Although the poems have many similar ideas and styles they all have completely different types of creatures and meanings conveyed. In “Perch” the main idea of the poem is to accentuate how a perch lives up to its name. Heaney does this by using his childhood memories of the perch. In “The field-mouse” Clarke writes about cutting hay while thinking of events elsewhere in Europe. The poet uses a short narrative about a mouse, injured by the machine which she is unable to safe. In the poem the mouse is a symbol of the vulnerable and fragile children and animals during a war that could happen between her and her neighbouring country.
Clarke describes vividly the causes and the tragic scene of war. In the “Eagle” Tennyson tells us a series of things about what the eagle does. We see him clinging to the mountain crag, high up near the sun and surrounded by the blue sky. He looks down on the sea, moving slowly below him, still watches, then – which is the point of the poem – falls like lightning on his unspecified prey. “A difficult Birth” shows Clarke’s two greatest concerns – a love of the natural world around her and the political processes that bring war and peace to the world.
“Perch” has a simple form – five couples with half rhyme similar to “the eagle” when only two lines rhyme. The metre is mostly anapaestic with some iambic feet. “A difficult birth” also has a loose iambic metre similar to the Eagle which has an iambic metre written with four feet in each line. Also in Perch some lines open with a stressed syllable. All of the poems are written in first person and therefore shows that they are remembering an event in their lives. Since the poems are based on the poet’s own experiences and ideas, the first person narrative makes the poem more personal and therefore more emotional.
All of the poems describe nature as mundane or devastating. In “Perch” Heaney uses this effect to describe the perch as never moving like a soldier “holding the pass”. Heaney continuously describes the perch in a tedious way to emphasise his childhood view of “little flood-slubs, runty and ready”. In “The Field-Mouse”, Clarke describes vividly the result of their mowing on the mouse, “quivering mouse, “two sparks burning” and “curls in agony”.
This is a symbol to show the result of war between her and her neighbour. Also in “A difficult Birth” Clarke again uses the idea of devastation to show how the sheep is feeling. The poet uses painful words such as “burning tongue” to emphasise the pain which the sheep and Clarke are feeling. Similarly in “The Eagle” the poet portrays the surroundings as old and unremarkable to make the eagle stand out amongst images. Tennyson describes the sea as “wrinkled” and the land as “lonely”.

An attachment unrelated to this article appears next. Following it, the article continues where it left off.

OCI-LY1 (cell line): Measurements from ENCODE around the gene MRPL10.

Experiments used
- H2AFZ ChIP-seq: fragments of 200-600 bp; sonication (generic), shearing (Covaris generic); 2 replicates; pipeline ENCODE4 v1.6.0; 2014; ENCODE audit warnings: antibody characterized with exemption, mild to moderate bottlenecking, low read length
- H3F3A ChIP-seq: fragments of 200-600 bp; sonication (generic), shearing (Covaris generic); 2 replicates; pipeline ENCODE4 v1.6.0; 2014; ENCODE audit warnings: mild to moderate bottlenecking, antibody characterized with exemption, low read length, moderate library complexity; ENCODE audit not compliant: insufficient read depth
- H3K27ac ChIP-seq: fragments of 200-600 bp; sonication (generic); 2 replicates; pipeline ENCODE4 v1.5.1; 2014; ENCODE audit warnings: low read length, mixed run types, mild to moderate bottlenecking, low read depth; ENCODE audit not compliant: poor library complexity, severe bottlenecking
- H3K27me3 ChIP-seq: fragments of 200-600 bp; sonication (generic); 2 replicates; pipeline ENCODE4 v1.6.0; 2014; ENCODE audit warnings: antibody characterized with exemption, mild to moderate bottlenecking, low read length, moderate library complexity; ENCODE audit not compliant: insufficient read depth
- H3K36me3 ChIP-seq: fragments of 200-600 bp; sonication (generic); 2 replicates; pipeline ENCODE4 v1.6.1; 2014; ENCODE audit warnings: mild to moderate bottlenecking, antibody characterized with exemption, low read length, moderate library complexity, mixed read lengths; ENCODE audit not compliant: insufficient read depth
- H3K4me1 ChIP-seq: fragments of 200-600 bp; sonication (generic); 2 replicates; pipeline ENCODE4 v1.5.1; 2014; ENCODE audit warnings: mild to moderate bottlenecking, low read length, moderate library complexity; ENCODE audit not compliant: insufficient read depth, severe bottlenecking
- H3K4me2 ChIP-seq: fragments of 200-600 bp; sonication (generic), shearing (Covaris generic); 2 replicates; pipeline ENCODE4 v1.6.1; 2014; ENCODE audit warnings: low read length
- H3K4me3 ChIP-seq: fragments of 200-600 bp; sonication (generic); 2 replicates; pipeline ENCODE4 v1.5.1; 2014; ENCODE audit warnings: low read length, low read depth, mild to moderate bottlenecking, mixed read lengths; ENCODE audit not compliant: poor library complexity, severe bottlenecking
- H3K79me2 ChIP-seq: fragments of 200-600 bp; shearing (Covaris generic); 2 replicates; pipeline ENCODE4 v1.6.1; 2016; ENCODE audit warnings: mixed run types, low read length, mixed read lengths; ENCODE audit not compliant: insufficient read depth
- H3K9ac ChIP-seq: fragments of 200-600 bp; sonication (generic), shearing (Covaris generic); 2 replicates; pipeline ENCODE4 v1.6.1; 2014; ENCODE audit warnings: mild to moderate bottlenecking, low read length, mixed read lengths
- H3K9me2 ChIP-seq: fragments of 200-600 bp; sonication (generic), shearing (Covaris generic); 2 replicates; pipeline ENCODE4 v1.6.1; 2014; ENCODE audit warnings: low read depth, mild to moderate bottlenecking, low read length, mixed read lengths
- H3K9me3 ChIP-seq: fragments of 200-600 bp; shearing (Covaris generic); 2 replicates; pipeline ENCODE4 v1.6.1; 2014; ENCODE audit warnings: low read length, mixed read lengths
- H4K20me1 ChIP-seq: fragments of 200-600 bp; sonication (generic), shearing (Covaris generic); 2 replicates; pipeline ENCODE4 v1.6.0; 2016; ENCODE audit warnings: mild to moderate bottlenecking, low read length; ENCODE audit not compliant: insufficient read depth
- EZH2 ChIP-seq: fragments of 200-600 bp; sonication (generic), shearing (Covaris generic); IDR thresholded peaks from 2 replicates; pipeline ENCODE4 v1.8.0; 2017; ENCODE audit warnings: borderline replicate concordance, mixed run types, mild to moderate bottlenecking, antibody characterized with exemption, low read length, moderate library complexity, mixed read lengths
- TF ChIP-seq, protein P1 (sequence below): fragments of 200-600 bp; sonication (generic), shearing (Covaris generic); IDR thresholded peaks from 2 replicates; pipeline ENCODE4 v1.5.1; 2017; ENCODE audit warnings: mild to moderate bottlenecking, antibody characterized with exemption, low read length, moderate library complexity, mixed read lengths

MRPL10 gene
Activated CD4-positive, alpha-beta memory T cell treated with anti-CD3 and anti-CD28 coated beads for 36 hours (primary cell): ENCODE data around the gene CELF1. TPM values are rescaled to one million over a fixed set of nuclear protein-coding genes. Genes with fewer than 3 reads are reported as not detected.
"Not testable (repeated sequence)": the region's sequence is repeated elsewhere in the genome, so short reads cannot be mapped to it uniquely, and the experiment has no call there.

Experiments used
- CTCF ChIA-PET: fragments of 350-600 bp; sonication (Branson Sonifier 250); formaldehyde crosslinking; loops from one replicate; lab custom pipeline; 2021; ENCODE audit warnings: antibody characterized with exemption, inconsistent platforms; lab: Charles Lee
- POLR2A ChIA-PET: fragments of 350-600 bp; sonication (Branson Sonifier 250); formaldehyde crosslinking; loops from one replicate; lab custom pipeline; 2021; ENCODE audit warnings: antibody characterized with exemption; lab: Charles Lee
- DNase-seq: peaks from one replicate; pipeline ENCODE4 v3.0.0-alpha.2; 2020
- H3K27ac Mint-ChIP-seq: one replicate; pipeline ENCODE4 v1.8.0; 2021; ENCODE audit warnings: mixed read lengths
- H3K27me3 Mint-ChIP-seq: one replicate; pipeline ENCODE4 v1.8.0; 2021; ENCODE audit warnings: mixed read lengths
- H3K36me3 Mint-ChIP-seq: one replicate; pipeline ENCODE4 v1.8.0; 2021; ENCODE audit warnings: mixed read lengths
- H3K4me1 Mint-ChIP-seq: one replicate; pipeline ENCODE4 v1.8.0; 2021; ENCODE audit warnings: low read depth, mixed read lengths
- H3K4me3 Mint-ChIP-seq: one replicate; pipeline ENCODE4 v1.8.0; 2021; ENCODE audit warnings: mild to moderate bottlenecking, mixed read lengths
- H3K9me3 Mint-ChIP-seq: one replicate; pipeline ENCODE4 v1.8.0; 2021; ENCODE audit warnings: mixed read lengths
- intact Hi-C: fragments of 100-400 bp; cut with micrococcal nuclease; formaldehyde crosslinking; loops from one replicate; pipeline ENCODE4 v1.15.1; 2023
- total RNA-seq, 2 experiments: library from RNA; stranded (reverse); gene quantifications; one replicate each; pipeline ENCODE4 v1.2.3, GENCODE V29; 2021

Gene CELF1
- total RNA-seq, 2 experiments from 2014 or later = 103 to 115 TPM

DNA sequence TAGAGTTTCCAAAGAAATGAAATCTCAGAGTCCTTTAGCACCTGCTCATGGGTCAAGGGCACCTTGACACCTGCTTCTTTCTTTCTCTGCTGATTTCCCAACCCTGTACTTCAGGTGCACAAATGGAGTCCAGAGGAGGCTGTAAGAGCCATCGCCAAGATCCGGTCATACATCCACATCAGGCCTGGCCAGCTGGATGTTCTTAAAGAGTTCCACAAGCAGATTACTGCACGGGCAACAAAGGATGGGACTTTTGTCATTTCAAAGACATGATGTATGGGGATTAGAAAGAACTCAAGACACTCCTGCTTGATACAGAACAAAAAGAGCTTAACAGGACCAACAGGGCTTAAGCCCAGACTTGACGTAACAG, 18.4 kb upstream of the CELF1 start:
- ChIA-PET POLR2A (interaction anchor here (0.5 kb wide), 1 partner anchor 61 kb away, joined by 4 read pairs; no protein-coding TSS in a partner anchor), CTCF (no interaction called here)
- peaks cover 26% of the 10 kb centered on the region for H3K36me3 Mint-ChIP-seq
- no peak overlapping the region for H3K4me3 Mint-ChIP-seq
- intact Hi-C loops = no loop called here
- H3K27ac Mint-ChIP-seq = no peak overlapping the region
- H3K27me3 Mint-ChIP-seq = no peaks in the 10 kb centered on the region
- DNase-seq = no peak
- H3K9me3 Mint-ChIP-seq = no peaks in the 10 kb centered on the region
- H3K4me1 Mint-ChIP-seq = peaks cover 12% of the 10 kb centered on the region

Heaney links his creatures to the world of man to make the descriptions as realistic as possible. The poet refers perch to soldiers “holding the pass”. In “The Field-mouse” Clarke connects her animal to the world of man as a symbol of children and the devastation of war. Also in “The Eagle” and “A difficult birth”, the poets both use anthropomorphic words such as “He” “him” to accentuates how much they admire the creatures and to emphasise their love for the creature. In “The Eagle” Tennyson also uses the phrase “crooked hands” to link with the world of man and shows the strength of the eagle.
“Perch”, “The Eagle” and “The Field-mouse” all describe the habitat and environment of their chosen animal vividly. In the first two lines of “Perch” Heaney opens the poem with the places where the perch lives. He states that the perch lives “in the clear Bann River” to emphasise: the place is not made up. He also describes vividly the different places where he used to find the perch to create images in our minds. In “The Eagle” Tennyson describes in detail the place where the animal clings, to paint images in our minds of “azure world” and “mountain walls”.
Also in “the Field-mouse”, Clarke describes what the field looked like before they found the mouse as “Summer, and the long grass”, “cloud of lime, drifting our land with a chance of sweetness” to create a warm feeling of summer. In the final two stanzas Clarke contradicts the intensive summer atmosphere by including pessimistic words to show the damages which humans have caused. She mentions, “Field lies bleeding”, “killed flowers” and “the field’s hurt” to create a negative feel of the field which the field-mouse is found upon. However in “A difficult birth” Clarke doesn’t describe the habitat or the environment because the most important idea in the poem is the giving of birth and the sheep and Clarke’s feelings. Unlike the other poems the environment is not needed to bring the animal to life or motion.
Clarke and Heaney have used unremarkable creatures: a lamb, a perch and a mouse, however they elevated them through their poems to give certain meanings. In “Perch” Heaney uses it to say that the perch may seem tedious and never moving from his childhood point of view but he sees it now from the animal’s perspective “under the water-roof”. The poet tries to show that the perch actually wants to escape the water and see what actually “flows and (the) steady go of the world”.
However Tennyson uses a magnificent creature to show his spirit and ideas. Overall, I prefer “the field-mouse” more than the other poems because of the wide range of poetic techniques used especially symbolism to create a moving narrative of the mouse and also the pessimism of an ordinary war/battle. Unlike the other poems Clarke also connects her poem with the real world, as the newspapers in the poem represent the events elsewhere in Europe.